The station has taken the opportunity of a studio revamp to go digital.
LONDON — Initially scheduled to take place in Prague, this year’s WorldDAB General Assembly reshaped itself as a virtual gathering. On Nov. 3 some 200 delegates from across the broadcast, automotive and receiver manufacturer industries joined the virtual conference to discuss the future of digital radio.
The main topics of the 2020 edition included how to build an audience through digital radio, reaching the listener on DAB+, digital radio in the car, as well as an update on the latest DAB+ developments from around the world.
Patrick Hannon, WorldDAB president, welcomed the virtual community focusing his keynote speech on trending topics of DAB+ development worldwide.
“DAB+ is the backbone of digital radio and broadcasters continue investing heavily in extending their networks across several key markets,” Hannon said. “DAB+ is also growing elsewhere, not just in Europe and Australia but also in North and Southern Africa and the Middle East.”
Hannon outlined WorldDAB’s three key topics to successfully foster the growth of the digital radio standard. Firstly, he said, spread the word to regulators and broadcasters that “DAB is free-to-air, that is to say, free to everyone, with no gatekeepers managing what’s on air and what is not. It is important also to highlight the green benefits of DAB+ relative to other radio distribution platforms.”
Secondly, he pointed out that the radio industry needs all radio receivers — automotive and consumer — to have digital capability. Presently, 64% of all radio receivers sold in Europe are analog-only, thus limiting digital radio penetration. “Regulatory decisions have proved themselves to be really effective from this point of view — first, far cars and now for consumer receivers: In Italy the sales figures of DAB radio receivers have almost tripled since January 2020, when by law all radio receivers on the market must be equipped with DAB+,” he said.
And thirdly he emphasized the importance of bringing DAB to new regions and to markets all around the world.
DAB in Europe
In Europe, Germany launched its second national DAB multiplex Oct. 5. This extended the digital standard’s reach to 83% of the population. Overall DAB+ now reaches 25% of German households. In addition, all new cars in the country will be fitted with a digital radio receiver from December. “Consumers will benefit from the nationwide digital radio offering and great variety for consumers, together with more opportunities for advertisers.”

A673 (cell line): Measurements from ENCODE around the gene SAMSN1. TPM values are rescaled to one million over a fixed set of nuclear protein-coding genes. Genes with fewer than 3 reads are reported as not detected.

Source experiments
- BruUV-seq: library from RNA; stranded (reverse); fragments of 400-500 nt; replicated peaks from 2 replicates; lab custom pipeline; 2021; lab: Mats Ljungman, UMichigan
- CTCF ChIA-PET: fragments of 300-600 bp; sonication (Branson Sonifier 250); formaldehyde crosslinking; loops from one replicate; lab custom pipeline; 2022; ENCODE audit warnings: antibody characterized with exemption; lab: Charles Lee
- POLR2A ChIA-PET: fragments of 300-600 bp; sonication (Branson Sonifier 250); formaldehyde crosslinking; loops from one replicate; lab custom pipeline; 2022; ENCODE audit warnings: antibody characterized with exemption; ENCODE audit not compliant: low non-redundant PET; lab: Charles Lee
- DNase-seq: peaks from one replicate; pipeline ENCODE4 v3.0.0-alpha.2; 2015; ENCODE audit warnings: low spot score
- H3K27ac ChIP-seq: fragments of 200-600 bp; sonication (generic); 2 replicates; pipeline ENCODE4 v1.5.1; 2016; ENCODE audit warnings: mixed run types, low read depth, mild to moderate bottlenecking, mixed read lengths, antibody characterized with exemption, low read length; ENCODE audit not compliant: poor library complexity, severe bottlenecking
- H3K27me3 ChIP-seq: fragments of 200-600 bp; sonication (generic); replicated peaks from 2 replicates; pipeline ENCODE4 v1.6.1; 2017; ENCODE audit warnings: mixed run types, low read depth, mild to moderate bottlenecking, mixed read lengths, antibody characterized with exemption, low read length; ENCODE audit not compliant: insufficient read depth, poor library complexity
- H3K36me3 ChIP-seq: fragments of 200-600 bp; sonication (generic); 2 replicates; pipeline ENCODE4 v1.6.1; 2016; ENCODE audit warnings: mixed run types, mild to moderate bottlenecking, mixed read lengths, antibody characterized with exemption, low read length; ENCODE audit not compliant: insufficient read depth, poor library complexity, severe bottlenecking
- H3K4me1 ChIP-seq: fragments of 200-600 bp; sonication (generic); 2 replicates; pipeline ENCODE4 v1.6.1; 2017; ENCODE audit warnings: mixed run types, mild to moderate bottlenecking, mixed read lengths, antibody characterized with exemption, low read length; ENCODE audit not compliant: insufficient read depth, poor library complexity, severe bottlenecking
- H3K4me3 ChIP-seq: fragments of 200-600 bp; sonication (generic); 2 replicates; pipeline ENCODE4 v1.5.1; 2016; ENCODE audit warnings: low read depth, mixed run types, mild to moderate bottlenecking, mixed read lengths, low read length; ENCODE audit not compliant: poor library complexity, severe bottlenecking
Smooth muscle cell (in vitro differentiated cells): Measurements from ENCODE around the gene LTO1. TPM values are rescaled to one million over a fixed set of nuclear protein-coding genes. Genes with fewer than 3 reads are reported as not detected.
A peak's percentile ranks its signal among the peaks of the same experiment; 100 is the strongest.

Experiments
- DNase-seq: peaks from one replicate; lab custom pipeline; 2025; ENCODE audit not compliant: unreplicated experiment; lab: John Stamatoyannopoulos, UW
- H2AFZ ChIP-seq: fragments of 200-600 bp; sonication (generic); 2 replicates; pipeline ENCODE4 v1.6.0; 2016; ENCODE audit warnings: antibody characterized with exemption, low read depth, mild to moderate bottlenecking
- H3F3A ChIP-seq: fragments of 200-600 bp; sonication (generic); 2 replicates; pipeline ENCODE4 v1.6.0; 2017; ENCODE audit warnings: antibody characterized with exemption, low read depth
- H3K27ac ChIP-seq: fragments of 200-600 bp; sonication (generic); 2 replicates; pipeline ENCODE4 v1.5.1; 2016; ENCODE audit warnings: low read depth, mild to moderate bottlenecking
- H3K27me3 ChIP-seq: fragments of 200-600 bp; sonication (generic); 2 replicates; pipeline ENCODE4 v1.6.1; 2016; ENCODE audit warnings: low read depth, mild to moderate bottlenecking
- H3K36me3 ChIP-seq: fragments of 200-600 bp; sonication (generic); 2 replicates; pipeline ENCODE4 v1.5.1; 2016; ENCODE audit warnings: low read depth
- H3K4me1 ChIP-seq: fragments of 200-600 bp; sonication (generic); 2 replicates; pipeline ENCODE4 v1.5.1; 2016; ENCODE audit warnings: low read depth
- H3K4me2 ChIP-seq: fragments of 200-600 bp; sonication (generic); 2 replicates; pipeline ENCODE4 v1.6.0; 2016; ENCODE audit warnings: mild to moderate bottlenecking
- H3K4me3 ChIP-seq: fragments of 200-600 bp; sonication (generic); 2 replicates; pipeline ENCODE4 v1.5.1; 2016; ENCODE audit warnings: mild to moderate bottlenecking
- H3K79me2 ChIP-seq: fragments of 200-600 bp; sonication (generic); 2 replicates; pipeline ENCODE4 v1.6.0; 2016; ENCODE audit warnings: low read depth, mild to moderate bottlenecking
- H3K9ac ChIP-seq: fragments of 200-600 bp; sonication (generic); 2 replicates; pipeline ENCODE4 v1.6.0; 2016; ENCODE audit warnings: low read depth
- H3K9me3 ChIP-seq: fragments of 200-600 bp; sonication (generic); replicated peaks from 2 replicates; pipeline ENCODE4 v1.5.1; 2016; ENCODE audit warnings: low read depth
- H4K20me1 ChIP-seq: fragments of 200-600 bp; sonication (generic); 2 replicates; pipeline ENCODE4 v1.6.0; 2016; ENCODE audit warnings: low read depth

2021 will be a key year for French radio, celebrating 100 years since its first broadcasts, 40 years of FM and also readying for the launch of two national DAB multiplex next July. In addition, Nicolas Curien, head of radio at the French regulator CSA [Conseil supérieur de l’audiovisuel] announced the launch of a new radio industry festival in France (during the first week of June 2021), which he says will bring together private and commercial broadcasters through a variety of initiatives, and will be open for the audience, producing outside shows and concerts.
The nation’s so-called “Nodes and Arcs” phase will bring DAB coverage to the 50 largest cities and to the highways connecting them. Completion date is end of 2022. Then the so-called “Percolation Phase” will cover the lower density regions. Four calls for applications are expected by end of 2023 to reach 50 smaller cities and their surrounding areas. From the point of view of enhancing the digital radio experience for consumers, the CSA has initiated a forum with French broadcasters to discuss the DAB+ user experience.
In other parts of Europe, Switzerland, one of the early adopters of DAB, has confirmed its analog switchoff scheme. As per the schedule, public broadcaster SRG-SSR will switch off its analog stations in August 2022. Commercial broadcasters will follow suit in January 2023.
“SRG-SSR has already agreed to the plan, and private radio associations are seeking member approval by the end of November,” specified Iso Rechsteiner, project manager at the DigiMig working group. In addition, he said, OFCOM [Swiss regulator Office fédéral de la communication] supports the digital switchover initiative, and will endorse campaigns to support receiver sales and encourage automobilists to install DAB+ receivers in their cars.
As of Spring 2020, in Switzerland DAB+ accounted for about 39% of all radio listening. According to Jessica Allemann, head of research at DigiMig, DAB is the most popular reception mode in German and French-speaking Switzerland. Today, only 13% of the population listens exclusively to analog radio.
DAB+ Beyond Europe
Beyond Europe, South Africa recently published a policy directive for the implementation of “digital sound broadcasting.” The country’s media regulator, Independent Communications Authority of South Africa (ICASA) is now expected to prioritize licensing.
Other industry leaders spoke during the one-day virtual event. Radio consultant James Cridland discussed how DAB+ is advancing in Australia, questioning the type of content the industry should be focused on in the future. Bassil Zoubi, director of technology and development at the Arab States Broadcasting Union discussed DAB+ expansion in the Middle East and North Africa. He said that while broadcasters in MENA are facing similar challenges to those elsewhere, he sees the technology as a way of opening new horizons across the region.
The gathering highlighted a number of countries taking steps to establish DAB+. And while Europe seems to lead the way in that respect, the virtual meeting also offered insight into DAB+ development well beyond the old continent.